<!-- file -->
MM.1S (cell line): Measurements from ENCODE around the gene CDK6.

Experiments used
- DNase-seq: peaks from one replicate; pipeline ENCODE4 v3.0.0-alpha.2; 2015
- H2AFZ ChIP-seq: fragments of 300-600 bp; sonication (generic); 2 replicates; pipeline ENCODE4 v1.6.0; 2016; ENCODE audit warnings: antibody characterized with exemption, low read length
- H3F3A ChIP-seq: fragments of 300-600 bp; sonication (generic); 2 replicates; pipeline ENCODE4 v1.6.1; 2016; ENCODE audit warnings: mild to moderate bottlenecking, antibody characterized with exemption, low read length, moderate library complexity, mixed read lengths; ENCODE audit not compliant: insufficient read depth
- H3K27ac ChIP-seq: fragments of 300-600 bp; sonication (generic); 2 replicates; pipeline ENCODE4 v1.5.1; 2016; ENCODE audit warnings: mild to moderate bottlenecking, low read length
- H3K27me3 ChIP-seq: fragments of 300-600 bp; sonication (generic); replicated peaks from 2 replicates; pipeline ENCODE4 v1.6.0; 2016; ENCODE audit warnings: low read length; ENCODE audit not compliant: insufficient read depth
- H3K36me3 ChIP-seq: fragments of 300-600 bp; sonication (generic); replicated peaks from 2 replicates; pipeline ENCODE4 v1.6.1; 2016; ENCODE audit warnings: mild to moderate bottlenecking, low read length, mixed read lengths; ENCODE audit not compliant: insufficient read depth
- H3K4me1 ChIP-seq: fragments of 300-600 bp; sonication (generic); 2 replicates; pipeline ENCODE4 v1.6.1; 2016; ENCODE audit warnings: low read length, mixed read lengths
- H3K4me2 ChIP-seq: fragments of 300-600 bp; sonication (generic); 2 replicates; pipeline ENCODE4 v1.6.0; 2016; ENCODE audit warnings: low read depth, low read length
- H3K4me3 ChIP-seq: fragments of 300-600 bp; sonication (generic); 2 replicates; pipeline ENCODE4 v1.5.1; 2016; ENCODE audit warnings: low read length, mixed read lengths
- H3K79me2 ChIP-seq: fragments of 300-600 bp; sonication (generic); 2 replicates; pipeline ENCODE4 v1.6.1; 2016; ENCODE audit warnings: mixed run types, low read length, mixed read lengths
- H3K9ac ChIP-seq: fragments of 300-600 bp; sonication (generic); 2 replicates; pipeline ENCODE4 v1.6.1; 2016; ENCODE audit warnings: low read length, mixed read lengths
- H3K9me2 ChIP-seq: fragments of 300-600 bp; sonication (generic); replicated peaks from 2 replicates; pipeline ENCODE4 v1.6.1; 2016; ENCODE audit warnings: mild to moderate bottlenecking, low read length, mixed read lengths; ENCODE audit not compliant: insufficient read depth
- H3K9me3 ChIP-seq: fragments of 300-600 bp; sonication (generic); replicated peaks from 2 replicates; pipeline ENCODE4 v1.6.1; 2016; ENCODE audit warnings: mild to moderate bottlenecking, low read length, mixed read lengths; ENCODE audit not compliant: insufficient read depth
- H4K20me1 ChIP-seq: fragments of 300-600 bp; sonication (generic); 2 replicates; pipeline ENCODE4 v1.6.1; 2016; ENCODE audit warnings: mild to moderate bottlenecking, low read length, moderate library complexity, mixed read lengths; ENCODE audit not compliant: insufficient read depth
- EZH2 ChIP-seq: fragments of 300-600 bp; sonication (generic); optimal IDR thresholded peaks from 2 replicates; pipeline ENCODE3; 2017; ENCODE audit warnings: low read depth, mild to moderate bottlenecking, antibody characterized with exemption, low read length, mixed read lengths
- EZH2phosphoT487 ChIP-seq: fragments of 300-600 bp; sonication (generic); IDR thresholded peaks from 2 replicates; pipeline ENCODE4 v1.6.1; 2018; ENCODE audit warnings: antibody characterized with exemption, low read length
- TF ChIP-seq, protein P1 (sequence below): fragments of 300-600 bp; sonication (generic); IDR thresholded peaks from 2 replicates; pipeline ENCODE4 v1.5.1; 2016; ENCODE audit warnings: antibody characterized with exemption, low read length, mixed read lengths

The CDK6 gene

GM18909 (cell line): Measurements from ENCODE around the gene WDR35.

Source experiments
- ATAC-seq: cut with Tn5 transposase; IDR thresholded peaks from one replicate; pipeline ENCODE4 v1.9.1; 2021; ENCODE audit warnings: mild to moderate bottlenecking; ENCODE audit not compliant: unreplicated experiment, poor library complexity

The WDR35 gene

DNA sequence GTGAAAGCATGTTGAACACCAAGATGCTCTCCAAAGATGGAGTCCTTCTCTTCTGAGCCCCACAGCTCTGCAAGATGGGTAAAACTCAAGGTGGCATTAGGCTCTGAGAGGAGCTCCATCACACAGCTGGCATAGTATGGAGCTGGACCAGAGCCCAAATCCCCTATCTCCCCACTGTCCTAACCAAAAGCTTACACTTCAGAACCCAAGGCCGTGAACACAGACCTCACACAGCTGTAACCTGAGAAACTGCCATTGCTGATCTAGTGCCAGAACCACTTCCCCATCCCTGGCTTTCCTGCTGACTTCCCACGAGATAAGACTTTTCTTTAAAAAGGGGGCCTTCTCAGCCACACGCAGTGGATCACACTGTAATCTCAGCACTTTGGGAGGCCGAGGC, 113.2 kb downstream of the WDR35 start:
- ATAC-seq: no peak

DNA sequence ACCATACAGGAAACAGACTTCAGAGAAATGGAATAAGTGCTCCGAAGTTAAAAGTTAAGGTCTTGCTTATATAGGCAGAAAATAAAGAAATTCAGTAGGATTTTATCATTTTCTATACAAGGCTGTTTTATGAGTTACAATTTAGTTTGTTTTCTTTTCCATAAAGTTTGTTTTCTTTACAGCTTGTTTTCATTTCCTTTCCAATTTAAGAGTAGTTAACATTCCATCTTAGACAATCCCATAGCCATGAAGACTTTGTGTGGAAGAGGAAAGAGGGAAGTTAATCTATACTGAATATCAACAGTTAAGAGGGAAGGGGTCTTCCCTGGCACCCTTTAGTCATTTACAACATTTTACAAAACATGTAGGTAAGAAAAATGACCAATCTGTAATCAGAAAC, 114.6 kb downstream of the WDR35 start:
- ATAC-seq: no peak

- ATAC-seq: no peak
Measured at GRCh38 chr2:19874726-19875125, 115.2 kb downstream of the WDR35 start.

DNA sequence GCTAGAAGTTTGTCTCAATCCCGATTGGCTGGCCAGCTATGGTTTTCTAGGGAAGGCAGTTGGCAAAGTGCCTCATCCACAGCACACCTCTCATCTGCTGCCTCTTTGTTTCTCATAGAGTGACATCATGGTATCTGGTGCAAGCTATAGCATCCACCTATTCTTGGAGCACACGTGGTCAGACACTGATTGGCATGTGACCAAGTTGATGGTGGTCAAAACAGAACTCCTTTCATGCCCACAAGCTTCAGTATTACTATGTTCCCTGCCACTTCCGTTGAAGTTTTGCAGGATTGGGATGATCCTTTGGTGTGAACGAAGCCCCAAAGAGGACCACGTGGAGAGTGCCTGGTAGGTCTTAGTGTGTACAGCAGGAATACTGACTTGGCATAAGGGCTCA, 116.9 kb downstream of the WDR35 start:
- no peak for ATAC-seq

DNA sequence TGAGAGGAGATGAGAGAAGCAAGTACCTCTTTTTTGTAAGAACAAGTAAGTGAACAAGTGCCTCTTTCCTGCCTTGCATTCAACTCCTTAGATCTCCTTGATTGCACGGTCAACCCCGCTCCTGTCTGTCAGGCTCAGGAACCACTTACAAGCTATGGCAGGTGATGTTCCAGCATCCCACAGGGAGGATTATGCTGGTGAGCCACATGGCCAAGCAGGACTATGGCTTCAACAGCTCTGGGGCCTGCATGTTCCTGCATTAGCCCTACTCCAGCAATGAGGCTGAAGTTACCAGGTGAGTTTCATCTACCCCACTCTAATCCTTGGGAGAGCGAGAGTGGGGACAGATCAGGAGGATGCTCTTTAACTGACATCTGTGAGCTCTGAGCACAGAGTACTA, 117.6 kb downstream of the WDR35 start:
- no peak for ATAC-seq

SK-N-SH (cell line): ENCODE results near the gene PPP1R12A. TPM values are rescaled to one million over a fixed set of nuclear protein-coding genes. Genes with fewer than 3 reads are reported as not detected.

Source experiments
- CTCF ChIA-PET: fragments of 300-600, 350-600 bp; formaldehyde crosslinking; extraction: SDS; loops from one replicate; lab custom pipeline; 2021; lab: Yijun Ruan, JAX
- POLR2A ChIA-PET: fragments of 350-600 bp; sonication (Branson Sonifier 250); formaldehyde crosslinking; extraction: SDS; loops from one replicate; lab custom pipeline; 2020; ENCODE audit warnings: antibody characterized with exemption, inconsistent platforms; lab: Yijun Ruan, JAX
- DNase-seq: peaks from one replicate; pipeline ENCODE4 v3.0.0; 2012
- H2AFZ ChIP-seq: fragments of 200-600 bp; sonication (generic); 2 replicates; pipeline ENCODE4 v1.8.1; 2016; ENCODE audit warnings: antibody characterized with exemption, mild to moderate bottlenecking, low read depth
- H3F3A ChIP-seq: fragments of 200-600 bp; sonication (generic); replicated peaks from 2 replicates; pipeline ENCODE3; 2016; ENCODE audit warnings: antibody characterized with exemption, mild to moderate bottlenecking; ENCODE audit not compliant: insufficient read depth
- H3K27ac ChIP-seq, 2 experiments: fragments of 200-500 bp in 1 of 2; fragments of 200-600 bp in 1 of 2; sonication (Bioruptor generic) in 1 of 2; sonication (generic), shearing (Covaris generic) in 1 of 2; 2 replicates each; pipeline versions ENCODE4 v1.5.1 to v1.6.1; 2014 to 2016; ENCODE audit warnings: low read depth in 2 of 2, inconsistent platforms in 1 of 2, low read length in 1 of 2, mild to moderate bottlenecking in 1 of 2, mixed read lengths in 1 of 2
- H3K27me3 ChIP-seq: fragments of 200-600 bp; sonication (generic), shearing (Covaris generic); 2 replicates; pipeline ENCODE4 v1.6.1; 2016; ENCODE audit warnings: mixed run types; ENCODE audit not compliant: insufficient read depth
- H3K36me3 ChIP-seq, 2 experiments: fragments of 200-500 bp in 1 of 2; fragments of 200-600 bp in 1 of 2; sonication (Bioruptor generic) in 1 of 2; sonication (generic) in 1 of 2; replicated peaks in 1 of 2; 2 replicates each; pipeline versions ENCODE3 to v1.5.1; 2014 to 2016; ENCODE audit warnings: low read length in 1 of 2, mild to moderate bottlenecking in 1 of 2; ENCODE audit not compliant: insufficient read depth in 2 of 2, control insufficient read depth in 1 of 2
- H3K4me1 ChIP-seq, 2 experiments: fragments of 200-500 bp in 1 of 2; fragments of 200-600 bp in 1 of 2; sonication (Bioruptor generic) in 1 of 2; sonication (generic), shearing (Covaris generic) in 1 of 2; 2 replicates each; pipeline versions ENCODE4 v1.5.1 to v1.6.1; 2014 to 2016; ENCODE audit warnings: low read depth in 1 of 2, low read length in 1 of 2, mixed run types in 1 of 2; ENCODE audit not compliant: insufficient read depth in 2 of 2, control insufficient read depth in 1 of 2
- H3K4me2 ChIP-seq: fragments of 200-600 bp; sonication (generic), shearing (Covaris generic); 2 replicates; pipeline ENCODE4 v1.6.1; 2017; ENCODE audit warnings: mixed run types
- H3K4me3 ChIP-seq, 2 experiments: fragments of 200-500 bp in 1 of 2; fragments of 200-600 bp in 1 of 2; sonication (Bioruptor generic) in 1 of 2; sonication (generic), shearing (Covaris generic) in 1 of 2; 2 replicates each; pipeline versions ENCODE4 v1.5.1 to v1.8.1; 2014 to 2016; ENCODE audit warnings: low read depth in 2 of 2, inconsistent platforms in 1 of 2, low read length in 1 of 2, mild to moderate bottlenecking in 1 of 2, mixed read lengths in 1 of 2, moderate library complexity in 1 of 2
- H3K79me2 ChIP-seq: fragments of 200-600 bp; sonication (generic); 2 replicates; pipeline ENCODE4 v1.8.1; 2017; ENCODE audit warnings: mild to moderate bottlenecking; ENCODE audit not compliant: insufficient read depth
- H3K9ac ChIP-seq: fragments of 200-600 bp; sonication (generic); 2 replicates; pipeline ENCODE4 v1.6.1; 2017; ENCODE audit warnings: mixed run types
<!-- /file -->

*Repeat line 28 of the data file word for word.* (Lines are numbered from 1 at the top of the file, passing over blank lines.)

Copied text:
- ATAC-seq: no peak